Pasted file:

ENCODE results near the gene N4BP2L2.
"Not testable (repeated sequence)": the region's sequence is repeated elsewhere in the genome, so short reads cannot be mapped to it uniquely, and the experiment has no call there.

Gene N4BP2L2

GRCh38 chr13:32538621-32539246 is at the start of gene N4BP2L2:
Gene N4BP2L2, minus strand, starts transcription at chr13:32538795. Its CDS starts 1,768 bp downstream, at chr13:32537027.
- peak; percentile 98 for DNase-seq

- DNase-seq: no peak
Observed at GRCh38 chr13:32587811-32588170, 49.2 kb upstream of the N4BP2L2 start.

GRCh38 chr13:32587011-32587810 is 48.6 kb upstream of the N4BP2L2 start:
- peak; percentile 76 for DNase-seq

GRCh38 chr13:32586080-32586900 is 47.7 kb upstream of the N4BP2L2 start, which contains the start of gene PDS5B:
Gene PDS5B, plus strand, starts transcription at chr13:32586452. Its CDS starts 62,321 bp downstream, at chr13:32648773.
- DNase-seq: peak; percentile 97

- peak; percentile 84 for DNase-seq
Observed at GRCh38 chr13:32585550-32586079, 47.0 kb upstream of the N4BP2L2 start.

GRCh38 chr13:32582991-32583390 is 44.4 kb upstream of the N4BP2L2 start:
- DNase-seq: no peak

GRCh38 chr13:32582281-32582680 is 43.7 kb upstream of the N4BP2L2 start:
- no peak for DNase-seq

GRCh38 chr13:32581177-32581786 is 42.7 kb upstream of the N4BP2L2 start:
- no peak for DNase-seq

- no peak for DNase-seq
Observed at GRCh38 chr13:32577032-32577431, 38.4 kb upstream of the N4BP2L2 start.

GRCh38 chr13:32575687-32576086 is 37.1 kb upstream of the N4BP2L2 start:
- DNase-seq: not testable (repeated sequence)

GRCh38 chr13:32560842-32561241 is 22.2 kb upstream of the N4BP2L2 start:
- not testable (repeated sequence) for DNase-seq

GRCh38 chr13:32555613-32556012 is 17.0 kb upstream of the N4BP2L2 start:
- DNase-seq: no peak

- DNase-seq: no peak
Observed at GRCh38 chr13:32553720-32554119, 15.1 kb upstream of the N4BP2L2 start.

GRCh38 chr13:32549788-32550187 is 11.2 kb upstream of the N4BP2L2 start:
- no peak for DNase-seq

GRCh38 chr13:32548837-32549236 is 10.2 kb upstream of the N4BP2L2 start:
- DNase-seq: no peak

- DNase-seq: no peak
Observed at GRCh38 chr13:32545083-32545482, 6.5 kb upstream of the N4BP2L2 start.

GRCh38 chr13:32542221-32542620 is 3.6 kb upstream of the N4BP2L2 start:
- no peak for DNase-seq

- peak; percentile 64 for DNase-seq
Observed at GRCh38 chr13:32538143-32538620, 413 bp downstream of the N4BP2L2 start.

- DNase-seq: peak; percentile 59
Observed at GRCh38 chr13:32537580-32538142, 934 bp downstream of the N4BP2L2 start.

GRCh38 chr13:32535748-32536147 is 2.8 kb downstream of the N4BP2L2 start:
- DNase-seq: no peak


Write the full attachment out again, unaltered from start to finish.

ENCODE results near the gene N4BP2L2.
"Not testable (repeated sequence)": the region's sequence is repeated elsewhere in the genome, so short reads cannot be mapped to it uniquely, and the experiment has no call there.

Gene N4BP2L2

GRCh38 chr13:32538621-32539246 is at the start of gene N4BP2L2:
Gene N4BP2L2, minus strand, starts transcription at chr13:32538795. Its CDS starts 1,768 bp downstream, at chr13:32537027.
- peak; percentile 98 for DNase-seq

- DNase-seq: no peak
Observed at GRCh38 chr13:32587811-32588170, 49.2 kb upstream of the N4BP2L2 start.

GRCh38 chr13:32587011-32587810 is 48.6 kb upstream of the N4BP2L2 start:
- peak; percentile 76 for DNase-seq

GRCh38 chr13:32586080-32586900 is 47.7 kb upstream of the N4BP2L2 start, which contains the start of gene PDS5B:
Gene PDS5B, plus strand, starts transcription at chr13:32586452. Its CDS starts 62,321 bp downstream, at chr13:32648773.
- DNase-seq: peak; percentile 97

- peak; percentile 84 for DNase-seq
Observed at GRCh38 chr13:32585550-32586079, 47.0 kb upstream of the N4BP2L2 start.

GRCh38 chr13:32582991-32583390 is 44.4 kb upstream of the N4BP2L2 start:
- DNase-seq: no peak

GRCh38 chr13:32582281-32582680 is 43.7 kb upstream of the N4BP2L2 start:
- no peak for DNase-seq

GRCh38 chr13:32581177-32581786 is 42.7 kb upstream of the N4BP2L2 start:
- no peak for DNase-seq

- no peak for DNase-seq
Observed at GRCh38 chr13:32577032-32577431, 38.4 kb upstream of the N4BP2L2 start.

GRCh38 chr13:32575687-32576086 is 37.1 kb upstream of the N4BP2L2 start:
- DNase-seq: not testable (repeated sequence)

GRCh38 chr13:32560842-32561241 is 22.2 kb upstream of the N4BP2L2 start:
- not testable (repeated sequence) for DNase-seq

GRCh38 chr13:32555613-32556012 is 17.0 kb upstream of the N4BP2L2 start:
- DNase-seq: no peak

- DNase-seq: no peak
Observed at GRCh38 chr13:32553720-32554119, 15.1 kb upstream of the N4BP2L2 start.

GRCh38 chr13:32549788-32550187 is 11.2 kb upstream of the N4BP2L2 start:
- no peak for DNase-seq

GRCh38 chr13:32548837-32549236 is 10.2 kb upstream of the N4BP2L2 start:
- DNase-seq: no peak

- DNase-seq: no peak
Observed at GRCh38 chr13:32545083-32545482, 6.5 kb upstream of the N4BP2L2 start.

GRCh38 chr13:32542221-32542620 is 3.6 kb upstream of the N4BP2L2 start:
- no peak for DNase-seq

- peak; percentile 64 for DNase-seq
Observed at GRCh38 chr13:32538143-32538620, 413 bp downstream of the N4BP2L2 start.

- DNase-seq: peak; percentile 59
Observed at GRCh38 chr13:32537580-32538142, 934 bp downstream of the N4BP2L2 start.

GRCh38 chr13:32535748-32536147 is 2.8 kb downstream of the N4BP2L2 start:
- DNase-seq: no peak